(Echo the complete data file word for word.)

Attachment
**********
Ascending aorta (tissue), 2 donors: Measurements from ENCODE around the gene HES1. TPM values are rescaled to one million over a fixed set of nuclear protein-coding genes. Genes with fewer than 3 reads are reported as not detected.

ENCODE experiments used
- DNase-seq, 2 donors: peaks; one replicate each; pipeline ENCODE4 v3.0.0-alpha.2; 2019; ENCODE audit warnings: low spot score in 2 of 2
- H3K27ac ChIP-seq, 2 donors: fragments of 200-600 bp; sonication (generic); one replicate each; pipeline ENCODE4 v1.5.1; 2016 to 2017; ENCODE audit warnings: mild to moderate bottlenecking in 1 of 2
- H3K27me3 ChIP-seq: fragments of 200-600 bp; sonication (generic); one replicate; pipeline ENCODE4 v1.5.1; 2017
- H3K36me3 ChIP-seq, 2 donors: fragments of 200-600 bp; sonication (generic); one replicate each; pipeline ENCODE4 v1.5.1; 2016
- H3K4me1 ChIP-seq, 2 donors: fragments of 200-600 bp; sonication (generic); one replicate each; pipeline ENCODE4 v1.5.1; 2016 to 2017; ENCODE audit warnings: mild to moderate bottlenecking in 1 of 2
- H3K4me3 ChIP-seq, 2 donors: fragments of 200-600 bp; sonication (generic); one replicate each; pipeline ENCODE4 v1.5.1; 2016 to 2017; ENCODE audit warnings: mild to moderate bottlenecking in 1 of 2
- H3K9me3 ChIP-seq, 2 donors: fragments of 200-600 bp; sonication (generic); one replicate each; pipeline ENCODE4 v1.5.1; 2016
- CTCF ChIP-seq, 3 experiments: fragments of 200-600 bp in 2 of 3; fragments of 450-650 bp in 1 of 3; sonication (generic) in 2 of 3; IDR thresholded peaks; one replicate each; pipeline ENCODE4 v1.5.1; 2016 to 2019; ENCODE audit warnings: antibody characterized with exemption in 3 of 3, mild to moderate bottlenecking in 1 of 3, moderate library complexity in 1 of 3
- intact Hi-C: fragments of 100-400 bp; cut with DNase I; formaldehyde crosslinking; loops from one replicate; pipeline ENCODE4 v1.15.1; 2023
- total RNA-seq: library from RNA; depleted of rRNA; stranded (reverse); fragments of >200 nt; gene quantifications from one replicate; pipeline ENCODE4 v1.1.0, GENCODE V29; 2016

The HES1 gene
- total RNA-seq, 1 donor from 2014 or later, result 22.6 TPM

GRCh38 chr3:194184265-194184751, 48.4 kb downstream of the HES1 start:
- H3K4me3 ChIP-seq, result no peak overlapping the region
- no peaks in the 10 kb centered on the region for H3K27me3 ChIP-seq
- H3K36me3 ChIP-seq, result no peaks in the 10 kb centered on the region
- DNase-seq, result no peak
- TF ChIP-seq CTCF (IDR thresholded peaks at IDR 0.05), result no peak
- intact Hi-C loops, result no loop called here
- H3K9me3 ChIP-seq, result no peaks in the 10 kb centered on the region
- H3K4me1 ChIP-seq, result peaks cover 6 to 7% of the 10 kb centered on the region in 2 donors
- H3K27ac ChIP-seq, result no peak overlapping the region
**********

Ascending aorta (tissue), 2 donors: Measurements from ENCODE around the gene HES1. TPM values are rescaled to one million over a fixed set of nuclear protein-coding genes. Genes with fewer than 3 reads are reported as not detected.

ENCODE experiments used
- DNase-seq, 2 donors: peaks; one replicate each; pipeline ENCODE4 v3.0.0-alpha.2; 2019; ENCODE audit warnings: low spot score in 2 of 2
- H3K27ac ChIP-seq, 2 donors: fragments of 200-600 bp; sonication (generic); one replicate each; pipeline ENCODE4 v1.5.1; 2016 to 2017; ENCODE audit warnings: mild to moderate bottlenecking in 1 of 2
- H3K27me3 ChIP-seq: fragments of 200-600 bp; sonication (generic); one replicate; pipeline ENCODE4 v1.5.1; 2017
- H3K36me3 ChIP-seq, 2 donors: fragments of 200-600 bp; sonication (generic); one replicate each; pipeline ENCODE4 v1.5.1; 2016
- H3K4me1 ChIP-seq, 2 donors: fragments of 200-600 bp; sonication (generic); one replicate each; pipeline ENCODE4 v1.5.1; 2016 to 2017; ENCODE audit warnings: mild to moderate bottlenecking in 1 of 2
- H3K4me3 ChIP-seq, 2 donors: fragments of 200-600 bp; sonication (generic); one replicate each; pipeline ENCODE4 v1.5.1; 2016 to 2017; ENCODE audit warnings: mild to moderate bottlenecking in 1 of 2
- H3K9me3 ChIP-seq, 2 donors: fragments of 200-600 bp; sonication (generic); one replicate each; pipeline ENCODE4 v1.5.1; 2016
- CTCF ChIP-seq, 3 experiments: fragments of 200-600 bp in 2 of 3; fragments of 450-650 bp in 1 of 3; sonication (generic) in 2 of 3; IDR thresholded peaks; one replicate each; pipeline ENCODE4 v1.5.1; 2016 to 2019; ENCODE audit warnings: antibody characterized with exemption in 3 of 3, mild to moderate bottlenecking in 1 of 3, moderate library complexity in 1 of 3
- intact Hi-C: fragments of 100-400 bp; cut with DNase I; formaldehyde crosslinking; loops from one replicate; pipeline ENCODE4 v1.15.1; 2023
- total RNA-seq: library from RNA; depleted of rRNA; stranded (reverse); fragments of >200 nt; gene quantifications from one replicate; pipeline ENCODE4 v1.1.0, GENCODE V29; 2016

The HES1 gene
- total RNA-seq, 1 donor from 2014 or later, result 22.6 TPM

GRCh38 chr3:194184265-194184751, 48.4 kb downstream of the HES1 start:
- H3K4me3 ChIP-seq, result no peak overlapping the region
- no peaks in the 10 kb centered on the region for H3K27me3 ChIP-seq
- H3K36me3 ChIP-seq, result no peaks in the 10 kb centered on the region
- DNase-seq, result no peak
- TF ChIP-seq CTCF (IDR thresholded peaks at IDR 0.05), result no peak
- intact Hi-C loops, result no loop called here
- H3K9me3 ChIP-seq, result no peaks in the 10 kb centered on the region
- H3K4me1 ChIP-seq, result peaks cover 6 to 7% of the 10 kb centered on the region in 2 donors
- H3K27ac ChIP-seq, result no peak overlapping the region